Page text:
Newspapers in Mongolia
Mongolia has about fifty newspapers, but the spread of newspapers is small
(30 newspaper excl. Per 1,000 residents, 2000). Largest is the former Communist
Party newspaper Ünen ('The Truth', founded in 1920, about 150,000 copies), Ardyn
Erch ('The People's Power', founded in 1990, about 75,000 copies), Niysleliyn
Sonin Bichig ('The Capital's Newspaper', founded in 1954, about 40,000 copies)
and Önöödör ('Today', founded in 1996). In 1999, the state-owned publications
Mongol State Radio (founded in 1933) broadcasts in two
channels in Mongolian, Chinese and Russian. In addition to national programs,
Mongoltelevidz State (founded in 1967) has satellite and satellite
broadcasts from Russian and American TV. There are also private radio and TV
channels. In Mongolia there are 154 radio and 65 TV receivers per 1,000
Mongolia has a rich treasure of heroic epic
stories, legends, fairy tales and poetry. Literature is
preserved from the 13th century, but the oral narrative
art has had a greater significance than literature.
Religion has an important cultural bearing role. In the
1500s, 1600s and 1700s, many religious texts were
translated from Tibetan and Sanskrit. In the monasteries
there were also high-class sculptures and religious
An interesting feature of traditional music is the
larynx chöömij, which uses harmonics to allow the singer
to sing a melody in treble, while the vocal cords give
off a low-frequency bass.
Latest population statistics of Mongolia, including religious profiles and major languages spoken as well as population growth rates in next three decades.
During the communist-controlled period (1924-1990),
the Mongolian cultural tradition was suppressed by the
authorities. Between 1936 and 1956 the repression was
particularly severe. Old manuscripts were burnt
repeatedly, not least religious texts. The Mongols were
forbidden to pay tribute to or even remember national
heroes such as Jingi's khan and Khubilai (Chubilaj) khan
(see Ancient History). The national culture was put in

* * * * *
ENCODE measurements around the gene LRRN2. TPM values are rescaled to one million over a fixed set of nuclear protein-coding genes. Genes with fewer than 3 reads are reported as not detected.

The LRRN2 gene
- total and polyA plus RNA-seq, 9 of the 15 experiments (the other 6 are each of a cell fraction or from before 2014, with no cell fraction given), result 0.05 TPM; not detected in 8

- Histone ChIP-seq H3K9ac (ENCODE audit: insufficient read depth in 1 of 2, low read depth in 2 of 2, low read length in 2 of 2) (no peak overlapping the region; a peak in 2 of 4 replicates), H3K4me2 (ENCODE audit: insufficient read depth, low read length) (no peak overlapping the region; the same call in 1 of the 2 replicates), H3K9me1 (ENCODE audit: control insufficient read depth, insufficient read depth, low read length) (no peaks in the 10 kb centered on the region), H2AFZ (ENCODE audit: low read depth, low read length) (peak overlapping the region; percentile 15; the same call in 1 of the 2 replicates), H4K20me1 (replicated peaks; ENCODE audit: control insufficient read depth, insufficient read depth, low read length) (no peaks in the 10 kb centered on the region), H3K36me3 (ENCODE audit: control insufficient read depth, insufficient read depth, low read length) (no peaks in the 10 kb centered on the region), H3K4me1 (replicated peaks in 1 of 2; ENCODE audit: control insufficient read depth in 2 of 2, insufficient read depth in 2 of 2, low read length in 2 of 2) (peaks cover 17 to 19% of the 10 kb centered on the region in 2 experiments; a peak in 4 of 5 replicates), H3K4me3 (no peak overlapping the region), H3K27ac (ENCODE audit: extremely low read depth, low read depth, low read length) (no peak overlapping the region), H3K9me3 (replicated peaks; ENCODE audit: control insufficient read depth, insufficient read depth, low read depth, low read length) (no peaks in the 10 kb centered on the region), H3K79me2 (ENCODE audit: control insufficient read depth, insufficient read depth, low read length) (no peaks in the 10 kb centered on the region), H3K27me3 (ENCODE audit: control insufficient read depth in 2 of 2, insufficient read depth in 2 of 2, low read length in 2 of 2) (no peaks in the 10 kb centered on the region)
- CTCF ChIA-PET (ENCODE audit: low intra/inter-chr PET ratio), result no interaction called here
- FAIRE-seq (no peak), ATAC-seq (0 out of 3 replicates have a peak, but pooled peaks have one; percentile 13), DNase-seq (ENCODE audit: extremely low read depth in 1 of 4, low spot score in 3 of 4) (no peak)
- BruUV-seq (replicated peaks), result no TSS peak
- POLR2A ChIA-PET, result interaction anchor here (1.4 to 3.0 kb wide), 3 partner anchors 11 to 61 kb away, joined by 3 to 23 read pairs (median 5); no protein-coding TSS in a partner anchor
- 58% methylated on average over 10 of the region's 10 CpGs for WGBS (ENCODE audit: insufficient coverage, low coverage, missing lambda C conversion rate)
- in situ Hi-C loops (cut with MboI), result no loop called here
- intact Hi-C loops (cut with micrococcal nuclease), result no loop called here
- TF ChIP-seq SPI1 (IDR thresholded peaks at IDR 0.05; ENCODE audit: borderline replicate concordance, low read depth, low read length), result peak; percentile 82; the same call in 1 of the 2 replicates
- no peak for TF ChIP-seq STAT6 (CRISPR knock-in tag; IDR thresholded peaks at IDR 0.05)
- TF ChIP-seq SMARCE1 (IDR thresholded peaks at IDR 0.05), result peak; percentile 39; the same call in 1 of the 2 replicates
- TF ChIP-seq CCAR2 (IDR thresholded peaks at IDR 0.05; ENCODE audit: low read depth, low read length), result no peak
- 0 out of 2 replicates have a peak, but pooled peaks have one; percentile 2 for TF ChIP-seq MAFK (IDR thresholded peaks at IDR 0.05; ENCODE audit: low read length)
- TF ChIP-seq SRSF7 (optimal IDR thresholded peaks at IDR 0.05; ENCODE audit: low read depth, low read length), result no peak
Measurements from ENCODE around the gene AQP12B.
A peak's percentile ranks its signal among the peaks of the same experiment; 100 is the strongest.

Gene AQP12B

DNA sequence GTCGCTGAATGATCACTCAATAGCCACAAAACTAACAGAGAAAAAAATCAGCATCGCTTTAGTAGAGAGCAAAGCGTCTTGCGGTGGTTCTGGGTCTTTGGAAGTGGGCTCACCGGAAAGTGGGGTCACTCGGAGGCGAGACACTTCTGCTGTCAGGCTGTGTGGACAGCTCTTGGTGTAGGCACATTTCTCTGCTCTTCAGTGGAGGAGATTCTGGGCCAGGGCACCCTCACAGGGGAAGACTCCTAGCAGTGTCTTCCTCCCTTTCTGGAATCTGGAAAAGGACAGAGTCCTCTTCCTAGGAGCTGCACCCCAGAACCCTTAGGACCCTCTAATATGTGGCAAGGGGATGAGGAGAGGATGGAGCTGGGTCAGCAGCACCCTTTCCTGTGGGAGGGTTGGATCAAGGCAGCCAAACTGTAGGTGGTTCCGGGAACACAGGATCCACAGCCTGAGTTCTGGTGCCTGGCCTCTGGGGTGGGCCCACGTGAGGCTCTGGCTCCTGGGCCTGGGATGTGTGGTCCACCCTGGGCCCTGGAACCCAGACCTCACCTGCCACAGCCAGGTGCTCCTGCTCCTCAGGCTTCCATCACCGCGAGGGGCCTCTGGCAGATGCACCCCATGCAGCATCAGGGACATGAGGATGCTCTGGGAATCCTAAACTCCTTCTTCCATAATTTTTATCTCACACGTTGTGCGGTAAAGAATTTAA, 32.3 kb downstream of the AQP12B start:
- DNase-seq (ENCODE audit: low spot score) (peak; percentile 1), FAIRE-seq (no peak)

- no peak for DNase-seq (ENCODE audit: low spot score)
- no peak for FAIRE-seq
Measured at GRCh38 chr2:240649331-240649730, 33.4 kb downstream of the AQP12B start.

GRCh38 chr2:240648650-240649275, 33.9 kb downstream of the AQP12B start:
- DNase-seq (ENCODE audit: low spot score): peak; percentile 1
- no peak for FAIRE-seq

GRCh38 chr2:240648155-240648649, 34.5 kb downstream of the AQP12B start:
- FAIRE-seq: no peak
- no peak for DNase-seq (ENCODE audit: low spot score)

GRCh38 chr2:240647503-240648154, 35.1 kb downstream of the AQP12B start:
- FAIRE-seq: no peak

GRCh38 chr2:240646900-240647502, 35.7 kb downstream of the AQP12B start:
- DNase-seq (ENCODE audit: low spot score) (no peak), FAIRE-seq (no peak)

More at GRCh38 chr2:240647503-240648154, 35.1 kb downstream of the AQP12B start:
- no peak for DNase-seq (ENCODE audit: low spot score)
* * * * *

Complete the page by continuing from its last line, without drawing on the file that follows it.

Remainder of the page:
the bag, apart from some superficial folkloric elements.
Instead, a kind of all-Soviet cultural life was
cultivated. In all arts, socialist realism was offered.
Several major writers came into conflict with this.
Dasjdorzhijn Natsagdorzj, which was inspired by Russian
and German culture, is regarded as Mongolia's leading
author during the 20th century.
From the mid-1980s - as President Mikhail Gorbachev's
reforms gained influence in the Soviet Union - the
repression in Mongolia was alleviated. When the
Communist monopoly of power ceased in 1990, cultural
liberation increased in strength. The position of one's
own language was strengthened, old cultural expressions
were dusted off and traditional clothing, older street
names and folkloric traditions were honored again. The
Mongols also decided to start using their third name
again, which can be said to reflect family or customer
affiliation. This name was banned during the communist
era and many had forgotten what the family was
In 2002, the 840th anniversary was celebrated by the
birth of Djingi's khan and in Ulan Bator the foundation
stone was added to a giant monument of the historical
warrior. Four years later, Mongolia celebrated 800 years
as a nation, including the erection of a building
dedicated to Genghis Khan in the capital.
The Mongolian filmmaker Byambasuren Davaa (Davaagijn
Bjambasüren), based in Germany, has achieved great
international success. Among other things, she was
nominated in 2004 for an Oscar for best documentary film
with The Crying Camel.
Broad coalition government
The opposition parties agree to form part of a broad coalition government
together with DP. In addition to the MPP, the Justice Coalition and the Civil
Courage Party-The Greens also participate in the cooperation.
The Prime Minister is forced to resign
Decides that Norovyn Altanchujag will resign as prime minister after he has
been accused, among other things, of corruption; Deputy Prime Minister Dendev
Terbisjdagva becomes Prime Minister until a successor is appointed. A couple of
weeks later, Parliament elected Tjimedijn Sajchanbileg as prime minister. The
opposition party MPP boycott the vote.
Free Trade Agreement with Japan
Japan and Mongolia enter into a free trade agreement which also includes
protection for foreign companies investing in Mongolia. According to a Japanese
official, Japan hopes that deepened trade relations with Mongolia will
contribute to a more stable situation in Northeast Asia. Mongolia is one of the
few states that has relations with North Korea and Japan, hoping it can
facilitate the ongoing process of finding out what happened to the Japanese who
kidnapped North Korean agents in the 1970s and 1980s.
Defense agreement with the United States
The US and Mongolia agree to strengthen their military cooperation, including
through joint exercises. The agreement is concluded at a meeting between the two
defense ministers in Ulan Bator.